The quiet before the storm is over, and the British and Irish Lions’ tour is really now under way.
It certainly felt that way after an enormously competitive and entertaining game against Queensland Reds in Brisbane on Saturday, the Lions managing to come through after a thorough examination.
The previous matches in Hong Kong and Perth had proven to be entertaining spectacles to a degree, but lacked the competitive edge that the Lions really needed to prepare themselves for what is going to come in the Test matches.
Brisbane was a great contest, and the manner in which the Reds started will have made those in the management box sit up, wondering how they were going to get out of this one. To be fair to the Lions they rode that early storm, and their patience was rewarded by a strong finish.
That was a credit to the preparation they had undertaken, and players like Richie Gray in the second-row really confirmed the promise he had shown against the Barbarians. Jonathan Davies in the centre combined effectively with George North, the Youngs brothers both performed well and the English contingent as a whole showed up strongly.
One player not to have put in such a good game was the right-wing Alex Cuthbert.
Unlike some of the others who played with a smile on their face he looked worried to death, while the all-Welsh back-row of Dan Lydiate, Sam Warburton and Toby Faletau, as you would expect, demonstrated a nice balance. This is the area where the main competition for places lies, and it is a real strength at the moment.
One cause of concern for the Lions will be the attrition rate of the squad, given the number of injuries and replacements who have been called up. You have got to feel incredibly sorry for the players whose tours have been ended so early – especially Gethin Jenkins, having not played a match in anger.
It is funny how a number of these injuries have resulted in call-ups for players who many were surprised to see omitted from the original squad. People like Simon Zebo and Alex Corbisiero will go well down there, and Lions tours have a habit of allowing guys to fly under the radar before coming to the fore and really staking a claim for the Test series. The notable thing about Saturday was that Queensland picked a strong side, unlike Western Force. This is very important, especially given the concern for the future of the Lions and its relevance in the modern professional game.
I am disappointed they are not playing midweek matches in between the Tests, if I am totally honest.
They have certainly got a big enough squad to do it, and touring has always been about getting out there and spreading the word. That is especially important in Australia given the influence of rugby league and Australian rules football.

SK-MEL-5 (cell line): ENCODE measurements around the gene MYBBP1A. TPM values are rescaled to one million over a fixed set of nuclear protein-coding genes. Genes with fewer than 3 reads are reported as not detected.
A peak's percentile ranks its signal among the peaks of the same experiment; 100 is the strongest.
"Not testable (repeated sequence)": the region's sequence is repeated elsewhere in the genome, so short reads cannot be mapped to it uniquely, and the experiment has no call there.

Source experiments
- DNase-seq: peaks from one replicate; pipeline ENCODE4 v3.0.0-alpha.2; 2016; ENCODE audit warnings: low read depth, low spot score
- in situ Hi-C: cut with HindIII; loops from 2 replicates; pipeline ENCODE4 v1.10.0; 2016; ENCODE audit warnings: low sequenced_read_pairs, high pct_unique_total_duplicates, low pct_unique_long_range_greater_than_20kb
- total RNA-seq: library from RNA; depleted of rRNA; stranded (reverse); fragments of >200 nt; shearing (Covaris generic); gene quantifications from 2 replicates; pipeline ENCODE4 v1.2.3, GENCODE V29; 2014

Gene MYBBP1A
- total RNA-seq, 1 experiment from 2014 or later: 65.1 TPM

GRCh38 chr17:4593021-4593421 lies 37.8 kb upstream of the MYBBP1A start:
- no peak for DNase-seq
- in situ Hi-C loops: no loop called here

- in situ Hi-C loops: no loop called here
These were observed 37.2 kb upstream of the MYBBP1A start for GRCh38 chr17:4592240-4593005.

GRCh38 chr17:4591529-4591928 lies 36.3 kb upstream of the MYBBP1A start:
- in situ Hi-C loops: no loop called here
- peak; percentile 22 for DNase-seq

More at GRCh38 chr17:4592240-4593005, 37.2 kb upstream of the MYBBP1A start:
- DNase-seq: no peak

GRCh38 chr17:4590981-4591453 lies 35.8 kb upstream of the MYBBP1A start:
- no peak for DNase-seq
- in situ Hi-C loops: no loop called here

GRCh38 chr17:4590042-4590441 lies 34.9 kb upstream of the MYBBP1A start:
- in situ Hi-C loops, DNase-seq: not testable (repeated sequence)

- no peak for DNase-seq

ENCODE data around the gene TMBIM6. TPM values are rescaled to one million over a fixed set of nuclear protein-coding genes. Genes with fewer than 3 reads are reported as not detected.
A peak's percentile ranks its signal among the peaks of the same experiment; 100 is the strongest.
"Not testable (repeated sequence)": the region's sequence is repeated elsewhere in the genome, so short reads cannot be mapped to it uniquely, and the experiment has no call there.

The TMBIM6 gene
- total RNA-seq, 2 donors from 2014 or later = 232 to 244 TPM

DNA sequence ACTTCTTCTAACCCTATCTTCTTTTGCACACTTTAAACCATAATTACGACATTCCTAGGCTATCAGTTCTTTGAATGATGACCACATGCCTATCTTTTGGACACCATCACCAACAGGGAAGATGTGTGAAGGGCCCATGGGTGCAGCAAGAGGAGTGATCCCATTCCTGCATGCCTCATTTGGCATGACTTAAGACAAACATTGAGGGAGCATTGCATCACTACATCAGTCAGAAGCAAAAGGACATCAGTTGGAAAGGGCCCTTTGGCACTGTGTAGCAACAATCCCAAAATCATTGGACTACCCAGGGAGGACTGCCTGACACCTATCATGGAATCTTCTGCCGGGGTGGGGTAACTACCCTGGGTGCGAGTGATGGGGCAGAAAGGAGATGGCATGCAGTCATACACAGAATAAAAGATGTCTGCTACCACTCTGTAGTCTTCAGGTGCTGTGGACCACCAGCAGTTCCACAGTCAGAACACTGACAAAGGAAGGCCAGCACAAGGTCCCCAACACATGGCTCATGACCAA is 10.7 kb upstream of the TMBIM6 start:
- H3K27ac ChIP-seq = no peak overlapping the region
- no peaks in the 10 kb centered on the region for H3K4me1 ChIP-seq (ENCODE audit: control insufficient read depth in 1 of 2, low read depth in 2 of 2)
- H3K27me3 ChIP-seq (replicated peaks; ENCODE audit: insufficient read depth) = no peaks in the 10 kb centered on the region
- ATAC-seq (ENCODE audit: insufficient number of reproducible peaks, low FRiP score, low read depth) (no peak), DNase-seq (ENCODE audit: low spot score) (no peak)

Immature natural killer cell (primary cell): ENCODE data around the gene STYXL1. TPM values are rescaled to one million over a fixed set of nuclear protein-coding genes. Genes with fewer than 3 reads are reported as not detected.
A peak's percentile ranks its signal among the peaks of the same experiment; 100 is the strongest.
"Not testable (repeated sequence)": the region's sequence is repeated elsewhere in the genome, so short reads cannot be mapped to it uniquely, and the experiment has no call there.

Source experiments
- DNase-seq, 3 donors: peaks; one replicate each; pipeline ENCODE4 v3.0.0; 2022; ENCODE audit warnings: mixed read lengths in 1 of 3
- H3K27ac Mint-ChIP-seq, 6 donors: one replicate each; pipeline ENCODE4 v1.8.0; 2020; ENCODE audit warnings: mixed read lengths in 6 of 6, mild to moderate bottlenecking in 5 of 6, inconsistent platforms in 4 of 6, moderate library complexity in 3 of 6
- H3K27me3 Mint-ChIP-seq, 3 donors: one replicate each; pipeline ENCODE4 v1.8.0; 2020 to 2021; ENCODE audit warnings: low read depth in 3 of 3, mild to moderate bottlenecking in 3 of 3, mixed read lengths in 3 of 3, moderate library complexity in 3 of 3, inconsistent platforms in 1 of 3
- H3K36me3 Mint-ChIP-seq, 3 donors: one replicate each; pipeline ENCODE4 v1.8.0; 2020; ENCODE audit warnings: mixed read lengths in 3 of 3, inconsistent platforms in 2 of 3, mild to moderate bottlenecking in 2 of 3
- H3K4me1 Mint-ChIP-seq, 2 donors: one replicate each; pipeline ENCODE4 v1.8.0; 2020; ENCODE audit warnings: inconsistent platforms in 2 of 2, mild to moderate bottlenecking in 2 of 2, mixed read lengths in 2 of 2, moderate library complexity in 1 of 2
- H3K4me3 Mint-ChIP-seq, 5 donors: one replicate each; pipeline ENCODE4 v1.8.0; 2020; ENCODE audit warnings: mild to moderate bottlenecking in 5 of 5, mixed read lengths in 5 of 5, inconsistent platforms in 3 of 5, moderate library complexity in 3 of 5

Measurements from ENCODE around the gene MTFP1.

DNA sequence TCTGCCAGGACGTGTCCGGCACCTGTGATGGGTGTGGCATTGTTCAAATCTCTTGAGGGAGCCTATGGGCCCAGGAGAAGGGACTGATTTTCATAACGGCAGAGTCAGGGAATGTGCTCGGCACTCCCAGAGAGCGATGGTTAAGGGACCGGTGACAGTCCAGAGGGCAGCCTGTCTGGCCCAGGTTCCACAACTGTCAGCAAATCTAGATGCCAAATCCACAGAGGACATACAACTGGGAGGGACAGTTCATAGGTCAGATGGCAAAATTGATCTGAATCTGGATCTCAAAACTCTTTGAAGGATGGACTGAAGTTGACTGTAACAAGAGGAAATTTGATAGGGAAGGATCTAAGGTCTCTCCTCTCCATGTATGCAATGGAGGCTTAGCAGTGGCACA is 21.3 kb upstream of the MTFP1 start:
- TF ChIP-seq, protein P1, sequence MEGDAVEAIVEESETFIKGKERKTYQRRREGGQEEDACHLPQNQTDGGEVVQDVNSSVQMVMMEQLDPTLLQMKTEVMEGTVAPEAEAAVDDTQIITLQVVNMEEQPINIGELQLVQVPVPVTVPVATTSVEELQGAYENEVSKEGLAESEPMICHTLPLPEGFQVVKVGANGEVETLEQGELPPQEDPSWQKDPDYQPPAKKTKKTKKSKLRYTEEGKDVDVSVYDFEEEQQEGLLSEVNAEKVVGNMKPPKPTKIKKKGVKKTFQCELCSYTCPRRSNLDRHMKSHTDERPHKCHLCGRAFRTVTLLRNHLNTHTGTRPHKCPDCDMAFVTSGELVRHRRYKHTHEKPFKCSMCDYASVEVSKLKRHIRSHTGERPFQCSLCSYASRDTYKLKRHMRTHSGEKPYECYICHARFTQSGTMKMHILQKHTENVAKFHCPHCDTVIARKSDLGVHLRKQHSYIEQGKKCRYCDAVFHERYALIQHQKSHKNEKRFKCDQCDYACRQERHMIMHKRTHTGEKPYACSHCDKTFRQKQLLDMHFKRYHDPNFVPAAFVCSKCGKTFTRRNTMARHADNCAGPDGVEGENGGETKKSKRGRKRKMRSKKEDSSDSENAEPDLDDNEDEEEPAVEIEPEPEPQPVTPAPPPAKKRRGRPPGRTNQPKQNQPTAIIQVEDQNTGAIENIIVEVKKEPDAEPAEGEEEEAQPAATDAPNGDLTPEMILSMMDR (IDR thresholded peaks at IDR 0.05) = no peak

From a players’ perspective it means they are not seeing as much of the host nation as they would otherwise have been able to do.
These midweek games give the local population a chance to connect with the Lions, to see them in the flesh, an opportunity that occurs only once every 12 years.
Next up today is a game against the combined New South Wales and Queensland Country XV, and from the Lions’ perspective it is a real chance to maintain the momentum they have generated thus far. That hard edge, playing how they want to play and doing it for 80 minutes, is going to be so important, although not always easy to achieve against the weakest opposition the tourists will face.
Maintaining your intensity in those circumstances can be difficult when people get excited, and try to do too much. A side can easily lose its shape in that situation, and showing the discipline to keep their focus even when winning by a wide margin will be something I am looking for.
One interesting selection for the game has been that of Scotland’s Stuart Hogg at fly-half, having shone at full-back in the early outings.
Jonny Sexton’s apparent hamstring tweak is most likely the reason behind that after receiving treatment on Saturday.
For the Lions’ coach Warren Gatland it is a case of keeping his options open. From Hogg’s perspective it is a massive opportunity, and one of the great things about being on tour.
Being asked to play in an unfamiliar position is a different kind of test, and it is now a question of has he got what it takes to step up to that challenge?
In a competitive environment like the Lions it provides a great chance for a player to make himself indispensable to the group, and Hogg now has that opportunity.
Going back to my own playing days I went on a Lions tour as a second-row forward, never having played in the back-row. In the end I started four Tests as a flanker, so it CAN be done.
What also has to be taken into account during these midweek games is that, pound to a penny, opponents are liable to play way above their fighting weight against the Lions.
That trepidation and fear in what will be, in most cases, the biggest game of their lives, can see performances significantly beyond what one would usually expect.